Singapore may launch wearable device for coronavirus contact tracing this month

Singapore says it will not carry a GPS chip or have internet and mobile connectivity, but fears are growing among citizens over its potential to track their movements.

Sareena Dayaram Senior Editor
Sareena is a senior editor for CNET covering the mobile beat including device reviews. She is a seasoned multimedia journalist with more than a decade's worth of experience producing stories for television and digital publications across Asia's financial capitals including Singapore, Hong Kong, and Mumbai. Prior to CNET, Sareena worked at CNN as a news writer and Reuters as a producer.
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As of June 4, Singapore has confirmed 36,922 coronavirus cases.

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Singapore announced earlier this month that it plans to launch a wearable device to help with coronavirus contact tracing. It could be rolled out to the state's 5.7 million residents as early as mid-June if it proves to be effective, according to local media.

"We are developing and will soon roll out a portable wearable device that will... not depend on possession of a smartphone," Singapore's foreign minister Vivian Balakrishnan told parliament last Friday. "I believe this will be more inclusive and it will ensure that all of us will be protected."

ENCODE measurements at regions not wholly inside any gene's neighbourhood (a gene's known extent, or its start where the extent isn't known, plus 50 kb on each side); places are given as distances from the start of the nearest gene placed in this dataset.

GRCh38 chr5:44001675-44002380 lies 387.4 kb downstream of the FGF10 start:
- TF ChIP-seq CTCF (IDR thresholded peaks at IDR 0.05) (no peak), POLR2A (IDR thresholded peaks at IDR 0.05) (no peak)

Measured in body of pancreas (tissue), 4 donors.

The upcoming wearable device marks Singapore's attempt at a supplemental contact tracing method and comes as the city-state grapples with one of the highest caseloads in Asia, after being lauded for its "gold standard" response in the early stages of the pandemic. 

News of the wearable device, which can be carried in a handbag or worn at the end of lanyard, has been met with criticism amongst Singaporeans, some of whom expressed concerns over privacy. An online petition with the title "Singapore says 'No' to wearable devices for COVID-19 contact tracing" received more than 37,400 signatures as of Tuesday. The petition goes on to cite the potential for the device to help authorities "track citizens' movements 24/7. "This will be done regardless of whether the person has a phone or not, regardless whether their phone is switched off or on," it says.

Addressing privacy concerns, Balakrishnan -- who is also the minister in charge of the city-state's smart nation initiative -- said Monday the device will not have GPS, nor will it have internet or cellular connectivity. As such, it cannot track location or movement of individuals.

Singapore released one of the first nationwide contact tracing apps, called TraceTogether, in March. The app uses Bluetooth signals to help authorities identify which people have been exposed to patients infected with the coronavirus. In an analysis of 25 apps, the Massachusetts Institute of Technology (MIT), gave it five out of five stars. But it was not widely downloaded by Singaporeans and doesn't work as well on  Apple  or iOS devices, which suspend Bluetooth when the app is running in the background.  The island nation has also deployed robot dogs, developed by Boston Dynamics, at a local park to remind visitors to practice proper social distancing.

Singapore is not alone in testing wearables for distribution to its residents. South Korea and Hong Kong, places where the coronavirus has been largely contained, have relied on wearable devices to help enforce their respective quarantines. 

As of Monday, Singapore confirmed a total of 38,296 coronavirus cases.